Universal health care — sometimes referred to as universal health coverage, universal coverage, universal care or social health protection — usually refers to a health care system which provideshealth care and financial protection to all its citizens. It is organized around providing a specified package of benefits to all members of a society with the end goal of providing financial riskprotection, improved access to health services, and improved health outcomes. Universal health care is not a one-size-fits-all concept; nor does it imply coverage for all people for everything. Universalhealth care can be determined by three critical dimensions: who is covered, what services are covered, and how much of the cost is covered.
Germany has the world's oldest universal health care system,dating back to Otto von Bismarck's social legislation, which included the Health Insurance Bill of 1883, Accident Insurance Bill of 1884, and Old Age and Disability Insurance Bill of 1889. In theUnited Kingdom, the National Insurance Act 1911 marked the first steps there towards universal health care, covering most employed persons and their financial dependents and all persons who had beencontinuous contributors to the scheme for at least five years whether they were working or not. This system of health insurance continued in force until the creation of the National Health Service in 1948which extended health care security to all legal residents. Most current universal health care systems were implemented in the period following the Second World War as a process of health carereform, intended to make health care available to all, in the spirit of Article 25 of the Universal Declaration of Human Rights of 1948, signed by every country doing so. The US did not ratify the socialand economic rights sections, including Article 25's right to heal.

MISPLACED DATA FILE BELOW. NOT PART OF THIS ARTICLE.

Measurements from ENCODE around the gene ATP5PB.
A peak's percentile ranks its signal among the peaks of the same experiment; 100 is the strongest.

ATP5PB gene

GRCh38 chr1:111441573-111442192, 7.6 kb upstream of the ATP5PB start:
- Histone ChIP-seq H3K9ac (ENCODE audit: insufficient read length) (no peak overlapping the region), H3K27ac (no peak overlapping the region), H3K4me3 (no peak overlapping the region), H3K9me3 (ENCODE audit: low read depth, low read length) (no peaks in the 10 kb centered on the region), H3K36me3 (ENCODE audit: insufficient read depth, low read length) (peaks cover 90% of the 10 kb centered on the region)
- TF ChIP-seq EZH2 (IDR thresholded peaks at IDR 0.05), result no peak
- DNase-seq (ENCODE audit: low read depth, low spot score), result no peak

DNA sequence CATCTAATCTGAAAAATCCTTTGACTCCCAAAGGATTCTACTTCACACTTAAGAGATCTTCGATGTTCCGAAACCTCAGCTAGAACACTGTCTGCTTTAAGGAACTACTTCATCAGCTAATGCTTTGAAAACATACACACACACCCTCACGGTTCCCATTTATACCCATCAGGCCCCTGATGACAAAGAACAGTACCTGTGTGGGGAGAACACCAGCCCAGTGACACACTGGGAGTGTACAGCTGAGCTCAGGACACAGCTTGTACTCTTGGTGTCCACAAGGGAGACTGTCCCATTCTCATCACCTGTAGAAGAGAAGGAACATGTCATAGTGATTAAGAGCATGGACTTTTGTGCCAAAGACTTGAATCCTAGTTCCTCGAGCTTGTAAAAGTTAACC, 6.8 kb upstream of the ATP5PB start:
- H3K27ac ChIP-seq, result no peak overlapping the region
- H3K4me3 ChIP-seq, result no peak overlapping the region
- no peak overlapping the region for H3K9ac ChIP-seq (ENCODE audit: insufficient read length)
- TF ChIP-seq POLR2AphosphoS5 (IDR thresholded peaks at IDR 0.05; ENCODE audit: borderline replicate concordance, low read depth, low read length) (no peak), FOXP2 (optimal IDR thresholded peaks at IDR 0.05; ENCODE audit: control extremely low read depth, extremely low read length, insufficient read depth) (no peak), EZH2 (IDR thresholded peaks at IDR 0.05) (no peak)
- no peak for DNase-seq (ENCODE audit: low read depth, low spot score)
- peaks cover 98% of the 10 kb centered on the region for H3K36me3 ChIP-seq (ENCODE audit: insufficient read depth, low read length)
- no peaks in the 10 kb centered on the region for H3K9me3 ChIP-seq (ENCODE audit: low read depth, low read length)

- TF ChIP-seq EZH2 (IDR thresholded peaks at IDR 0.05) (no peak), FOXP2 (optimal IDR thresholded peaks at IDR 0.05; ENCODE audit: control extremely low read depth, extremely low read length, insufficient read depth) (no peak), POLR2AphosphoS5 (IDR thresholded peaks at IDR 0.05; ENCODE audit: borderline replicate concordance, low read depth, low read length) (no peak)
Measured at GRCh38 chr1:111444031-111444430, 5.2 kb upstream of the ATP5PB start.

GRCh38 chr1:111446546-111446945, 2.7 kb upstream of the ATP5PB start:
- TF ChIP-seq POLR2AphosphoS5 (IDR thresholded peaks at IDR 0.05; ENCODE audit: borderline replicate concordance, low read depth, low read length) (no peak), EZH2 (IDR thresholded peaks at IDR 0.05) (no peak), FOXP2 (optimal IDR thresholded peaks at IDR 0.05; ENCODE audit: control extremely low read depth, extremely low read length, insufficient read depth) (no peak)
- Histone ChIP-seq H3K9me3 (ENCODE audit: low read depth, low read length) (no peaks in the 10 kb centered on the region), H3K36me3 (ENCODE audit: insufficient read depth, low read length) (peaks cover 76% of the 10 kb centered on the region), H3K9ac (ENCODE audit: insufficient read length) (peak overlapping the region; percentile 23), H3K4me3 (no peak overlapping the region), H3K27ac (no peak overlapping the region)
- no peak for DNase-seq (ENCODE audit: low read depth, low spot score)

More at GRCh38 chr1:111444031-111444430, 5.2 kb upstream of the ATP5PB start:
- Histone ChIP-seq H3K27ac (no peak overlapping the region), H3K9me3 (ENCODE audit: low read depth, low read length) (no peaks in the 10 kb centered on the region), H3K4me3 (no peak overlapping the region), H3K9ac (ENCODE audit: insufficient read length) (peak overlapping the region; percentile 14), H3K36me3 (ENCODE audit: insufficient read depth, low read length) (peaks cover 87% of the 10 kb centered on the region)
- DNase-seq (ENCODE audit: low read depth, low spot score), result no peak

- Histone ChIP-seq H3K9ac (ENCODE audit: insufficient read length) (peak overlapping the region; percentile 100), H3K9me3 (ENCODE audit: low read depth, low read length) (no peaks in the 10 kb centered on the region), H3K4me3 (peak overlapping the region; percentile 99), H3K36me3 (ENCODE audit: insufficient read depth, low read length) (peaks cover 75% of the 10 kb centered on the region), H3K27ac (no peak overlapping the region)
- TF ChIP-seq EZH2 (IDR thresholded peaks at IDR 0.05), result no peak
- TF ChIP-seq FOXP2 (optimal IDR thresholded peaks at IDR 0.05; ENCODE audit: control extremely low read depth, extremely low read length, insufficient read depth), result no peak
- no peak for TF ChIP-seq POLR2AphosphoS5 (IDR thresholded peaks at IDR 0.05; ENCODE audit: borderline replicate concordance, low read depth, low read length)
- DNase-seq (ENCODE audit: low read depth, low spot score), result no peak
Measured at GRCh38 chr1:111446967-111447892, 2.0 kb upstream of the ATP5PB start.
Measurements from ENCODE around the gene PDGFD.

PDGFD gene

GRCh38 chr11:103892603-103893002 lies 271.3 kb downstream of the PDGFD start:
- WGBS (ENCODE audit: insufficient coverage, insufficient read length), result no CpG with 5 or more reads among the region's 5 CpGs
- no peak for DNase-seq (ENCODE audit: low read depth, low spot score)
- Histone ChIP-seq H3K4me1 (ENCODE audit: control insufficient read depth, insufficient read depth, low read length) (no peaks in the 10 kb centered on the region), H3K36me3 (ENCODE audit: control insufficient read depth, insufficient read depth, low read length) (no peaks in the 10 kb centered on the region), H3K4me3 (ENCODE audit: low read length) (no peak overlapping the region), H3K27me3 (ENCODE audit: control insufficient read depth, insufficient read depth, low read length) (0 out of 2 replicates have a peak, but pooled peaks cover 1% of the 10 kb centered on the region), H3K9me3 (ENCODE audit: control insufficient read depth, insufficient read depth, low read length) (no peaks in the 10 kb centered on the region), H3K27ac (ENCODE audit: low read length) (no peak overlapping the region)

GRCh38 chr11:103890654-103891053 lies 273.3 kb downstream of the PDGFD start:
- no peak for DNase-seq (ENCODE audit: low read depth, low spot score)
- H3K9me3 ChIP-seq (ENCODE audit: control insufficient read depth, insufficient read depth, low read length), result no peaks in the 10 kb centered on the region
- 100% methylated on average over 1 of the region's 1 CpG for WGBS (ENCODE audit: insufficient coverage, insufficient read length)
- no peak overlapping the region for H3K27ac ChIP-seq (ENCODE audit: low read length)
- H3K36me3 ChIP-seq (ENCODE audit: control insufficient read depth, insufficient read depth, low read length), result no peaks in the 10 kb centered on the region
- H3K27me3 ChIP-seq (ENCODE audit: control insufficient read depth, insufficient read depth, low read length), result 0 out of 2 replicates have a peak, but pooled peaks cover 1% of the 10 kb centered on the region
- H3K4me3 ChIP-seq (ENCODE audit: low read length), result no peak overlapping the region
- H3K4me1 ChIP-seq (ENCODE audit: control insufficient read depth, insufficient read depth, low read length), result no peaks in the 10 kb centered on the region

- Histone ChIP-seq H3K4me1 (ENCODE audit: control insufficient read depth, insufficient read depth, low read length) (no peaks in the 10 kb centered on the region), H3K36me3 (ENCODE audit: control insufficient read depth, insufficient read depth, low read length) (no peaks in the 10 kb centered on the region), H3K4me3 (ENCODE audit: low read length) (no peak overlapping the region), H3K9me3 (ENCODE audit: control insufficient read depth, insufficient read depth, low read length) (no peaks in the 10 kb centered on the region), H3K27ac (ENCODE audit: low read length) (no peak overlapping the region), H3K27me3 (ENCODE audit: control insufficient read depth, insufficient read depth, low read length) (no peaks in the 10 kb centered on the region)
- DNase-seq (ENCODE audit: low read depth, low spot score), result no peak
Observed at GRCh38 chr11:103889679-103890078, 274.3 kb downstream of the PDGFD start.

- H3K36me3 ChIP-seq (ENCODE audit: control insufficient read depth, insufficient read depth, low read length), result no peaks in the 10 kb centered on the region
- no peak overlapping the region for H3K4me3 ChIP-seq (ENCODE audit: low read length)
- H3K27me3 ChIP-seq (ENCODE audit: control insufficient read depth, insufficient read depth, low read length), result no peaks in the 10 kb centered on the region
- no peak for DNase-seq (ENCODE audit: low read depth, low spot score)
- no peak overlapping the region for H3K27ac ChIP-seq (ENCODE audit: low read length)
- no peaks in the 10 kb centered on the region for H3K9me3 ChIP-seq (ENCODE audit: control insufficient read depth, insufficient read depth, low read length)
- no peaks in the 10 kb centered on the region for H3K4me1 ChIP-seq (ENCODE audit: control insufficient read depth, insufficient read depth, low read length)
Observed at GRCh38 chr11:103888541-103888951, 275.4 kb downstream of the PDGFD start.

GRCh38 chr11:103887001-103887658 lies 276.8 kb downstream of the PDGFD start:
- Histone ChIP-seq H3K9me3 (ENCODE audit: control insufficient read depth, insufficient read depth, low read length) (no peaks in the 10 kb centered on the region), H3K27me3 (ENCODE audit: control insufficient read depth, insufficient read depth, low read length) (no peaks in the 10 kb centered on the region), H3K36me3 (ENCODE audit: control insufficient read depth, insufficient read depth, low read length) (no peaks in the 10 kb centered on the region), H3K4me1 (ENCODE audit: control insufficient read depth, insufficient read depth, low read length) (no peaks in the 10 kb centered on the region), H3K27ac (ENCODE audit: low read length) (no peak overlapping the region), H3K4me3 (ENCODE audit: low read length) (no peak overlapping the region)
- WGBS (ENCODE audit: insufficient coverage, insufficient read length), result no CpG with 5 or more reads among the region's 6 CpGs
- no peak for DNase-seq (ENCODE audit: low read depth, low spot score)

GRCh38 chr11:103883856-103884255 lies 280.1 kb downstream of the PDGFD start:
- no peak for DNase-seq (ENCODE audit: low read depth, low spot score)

Universal health care in most countries has been achieved by a mixed model of funding. General taxation revenue is the primary...
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